Saturday, April 26, 2008

I'm not gaming, I'm updating drivers

Well, I decided that I needed to test my new PC gaming rig with a retail title in order to see what the current state of the industry is. I haven't played a retail PC game in just over a year, I think.

I don't think I've completed a PC game since Halflife 2.

So, I fired up Steam, and after retrieving my old user name and password, I decided to purchase the standalone PC version of Portal. I already completed the Xbox version (I love the Orange Box) but I know that there is a level editor and a lot of community generated content to mess around with, so I plunked down the $19.95.

I also briefly explored the community features -- which felt pretty uninviting given the competition out there. As I mention below, Steam definitely reduces the friction of playing PC games, but really only for power PC gamers who understand that they need things like "drivers" to play games. I'm going to spend a separate post reviewing the community features in terms of their accessibility to the much wider casual games market -- one that the folks at Valve should be exploiting because they could clearly dominate in that space.

Anyhow, back to Portal. Upon launch, I received a warning that informed me that I really, really (REALLY) should update my video driver. I could skip the warning, but it seemed clear that I should do it. Luckily they had a handy link (they already knew what my system profile was).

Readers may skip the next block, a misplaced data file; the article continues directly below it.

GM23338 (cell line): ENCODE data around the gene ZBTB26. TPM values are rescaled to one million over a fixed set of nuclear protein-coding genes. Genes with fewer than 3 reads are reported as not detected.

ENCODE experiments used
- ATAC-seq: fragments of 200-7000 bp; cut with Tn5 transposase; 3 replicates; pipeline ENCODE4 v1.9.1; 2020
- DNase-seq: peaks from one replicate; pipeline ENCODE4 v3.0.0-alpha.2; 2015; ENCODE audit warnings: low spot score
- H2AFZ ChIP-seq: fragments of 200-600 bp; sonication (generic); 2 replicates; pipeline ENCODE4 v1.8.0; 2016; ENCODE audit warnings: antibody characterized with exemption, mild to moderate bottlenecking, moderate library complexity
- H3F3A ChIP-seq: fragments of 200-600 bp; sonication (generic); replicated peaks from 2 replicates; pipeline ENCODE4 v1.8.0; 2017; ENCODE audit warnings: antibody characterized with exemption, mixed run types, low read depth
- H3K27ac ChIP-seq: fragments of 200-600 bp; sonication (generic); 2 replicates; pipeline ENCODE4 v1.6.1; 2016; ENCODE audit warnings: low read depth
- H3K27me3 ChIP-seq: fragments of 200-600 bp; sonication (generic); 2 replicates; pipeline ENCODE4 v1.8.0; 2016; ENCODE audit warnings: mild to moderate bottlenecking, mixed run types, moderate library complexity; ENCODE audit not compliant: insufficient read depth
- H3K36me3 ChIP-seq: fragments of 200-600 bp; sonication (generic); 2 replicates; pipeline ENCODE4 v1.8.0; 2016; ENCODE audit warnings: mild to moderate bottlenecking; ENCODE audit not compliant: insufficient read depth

I clicked the link and was taken to an nVidia web page. It wasn't too badly laid out -- though, again, it did focus on the core user. The top part of the landing page was dedicated to folks who knew the specs of their video card. Interestingly, the selector was prepopulated to a card that was NOT my own (even though Steam could have transmitted this data to the website). I wonder how many folks would have just hit "search" and wound up installing the wrong driver?

Luckily, I stumbled upon the below part that was more of a one click solution. It installed some sort of app that automagically detected what I had and filtered me to the file I needed to download and install. A few minutes later (and after signing up for email updates) I restarted my machine and am good to go.

Ah, PC gaming. The experience is getting better, but man, the process is still so fragile. Imagine the family bringing a box home from Costco, hooking it up, and having their game not work at all due to... well... they have no idea. If they were hard core enough to know about Steam (or the Windows game optimizer) they would still be bogged down in the process for hours while trying to get their machine up to speed.

Yeah, consoles have upgrades. But you never have to do more than just press the A button and wait for a reboot. No thinking required (except, of course, for modders and cheaters who don't want to have their shenanigans ruined by the latest update).

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